For some reason, when I started out on the Andrei Tarkovsky retrospective, I took to writing italicised plot synopses as preambles to the articles proper. You'll notice there isn't one for 'Mirror'. There's a reason for this: the film isn't about anything.
Well, actually it is. It's about childhood and memory and the intensely personal interplay of the two in Tarkovsky's own life. 'Mirror' was immensely important and meaningful to him. In 'Time Within Time', Kitty Hunter-Blair's translation of his diaries from 1970 - 1986, he repeatedly dwells on the necessity of making it, every reference steeped in the nostalgia of his own past. Even while he's ostensibly busy working on 'Solaris', his thoughts are consumed with making 'Mirror'.
However, for all that I've read 'Time Within Time' and have a slightly-better-than-average working knowledge of Tarkovsky's family history and working life, I must confess that 'Mirror' doesn't mean much at all to me.
Werner Herzog once described the cinema of Jean-Luc Godard as "intellectual counterfeit money when compared to a good kung fu film". Of Tarkovsky himself, the Bavarian maverick had this to say: "[he] made some beautiful films but he is, I fear, too much the darling of the French intellectuals, something I suspect he worked a little bit towards". I'm very much inclined to agree with Herzog on the evidence of 'Mirror'. Every frame of it screams "art film".
As a viewing experience, I find 'Mirror' too insubtantial in its construct and enigmatic in tone - and deliberately so - to engage with it on any level. It never coheres, either narratively (which in itself is no big deal: Tarkovsky was never big on narrative anyway) or in terms of the kind of internal logic which lends, say, David Lynch's 'Mulholland Drive' a sense of structure and completeness in and of itself even though individual set-pieces may be baffling and the denouement less a conclusion than an ouroboros.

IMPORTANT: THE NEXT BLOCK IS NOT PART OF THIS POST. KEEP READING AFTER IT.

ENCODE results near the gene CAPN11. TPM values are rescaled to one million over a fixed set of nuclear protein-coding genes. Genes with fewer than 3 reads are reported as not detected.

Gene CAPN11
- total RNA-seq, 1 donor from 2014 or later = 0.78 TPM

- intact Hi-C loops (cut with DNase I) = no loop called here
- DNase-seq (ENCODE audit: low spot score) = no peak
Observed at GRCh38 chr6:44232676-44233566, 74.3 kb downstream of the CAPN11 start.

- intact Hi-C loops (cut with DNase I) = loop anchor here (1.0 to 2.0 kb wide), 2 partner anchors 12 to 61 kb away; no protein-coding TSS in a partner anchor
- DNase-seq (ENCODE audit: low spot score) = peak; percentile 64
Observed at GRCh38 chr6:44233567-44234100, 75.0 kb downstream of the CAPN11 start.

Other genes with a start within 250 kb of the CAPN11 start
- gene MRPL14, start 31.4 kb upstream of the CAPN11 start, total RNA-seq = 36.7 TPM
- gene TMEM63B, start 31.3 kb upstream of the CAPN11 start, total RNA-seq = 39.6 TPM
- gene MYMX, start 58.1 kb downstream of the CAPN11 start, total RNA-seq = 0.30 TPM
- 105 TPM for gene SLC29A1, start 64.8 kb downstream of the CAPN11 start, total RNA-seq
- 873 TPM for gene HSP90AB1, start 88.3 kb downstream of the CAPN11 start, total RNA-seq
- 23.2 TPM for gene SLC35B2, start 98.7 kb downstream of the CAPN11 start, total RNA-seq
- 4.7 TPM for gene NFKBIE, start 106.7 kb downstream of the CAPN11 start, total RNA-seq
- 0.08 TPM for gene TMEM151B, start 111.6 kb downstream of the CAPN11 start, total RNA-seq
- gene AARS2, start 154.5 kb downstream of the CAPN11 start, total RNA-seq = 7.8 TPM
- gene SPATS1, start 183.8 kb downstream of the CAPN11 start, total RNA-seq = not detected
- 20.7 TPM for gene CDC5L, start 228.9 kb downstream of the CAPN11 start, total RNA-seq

I wonder how much Lynch is influenced by Tarkovsky. In its weirder moments, 'Mirror' puts me in mind of Lynch's erratic genius - particularly Tarkovsky's conjuration of a rural environment in which the commonplace is suddenly disturbed by a burning barn, a chicken killed for the pot becomes a statement on the loss of innocence, and gusts of wind through long grass seem mysterious and portentous. He also seems to have influenced Hideo Nakata: the best scene in the film (a black-and-white dream sequence) conjures an image that suggests Sadaka in 'The Ring' has Russian ancestry.
These are images redolent of bad dreams and proof positive of Tarkovsky's ability to achieve a sense of the dream-like on screen. Elsewhere, though, 'Mirror' is curiously flat, Georgiy Rerberg's cinematography bland in comparison to Vadim Yusov's work on 'Ivan's Childhood', 'Andrei Rublev' and 'Solaris'. It's an irony coloured darker by the compromised circumstances in which Tarkovsky made virtually all of his films, and one I'd rather not dwell on. I want to like 'Mirror', believe me. I want to find in its pastoral reveries an evocation of childhood that is timeless and universal, one that acts as a corollary to the too-soon-ended childhood depicted in his first film. But I'm afraid I find 'Mirror' an artily self-conscious and inscrutable film and the irony remains that Tarkovsky's most personal film - the one closest to his own life - is also his most lifeless.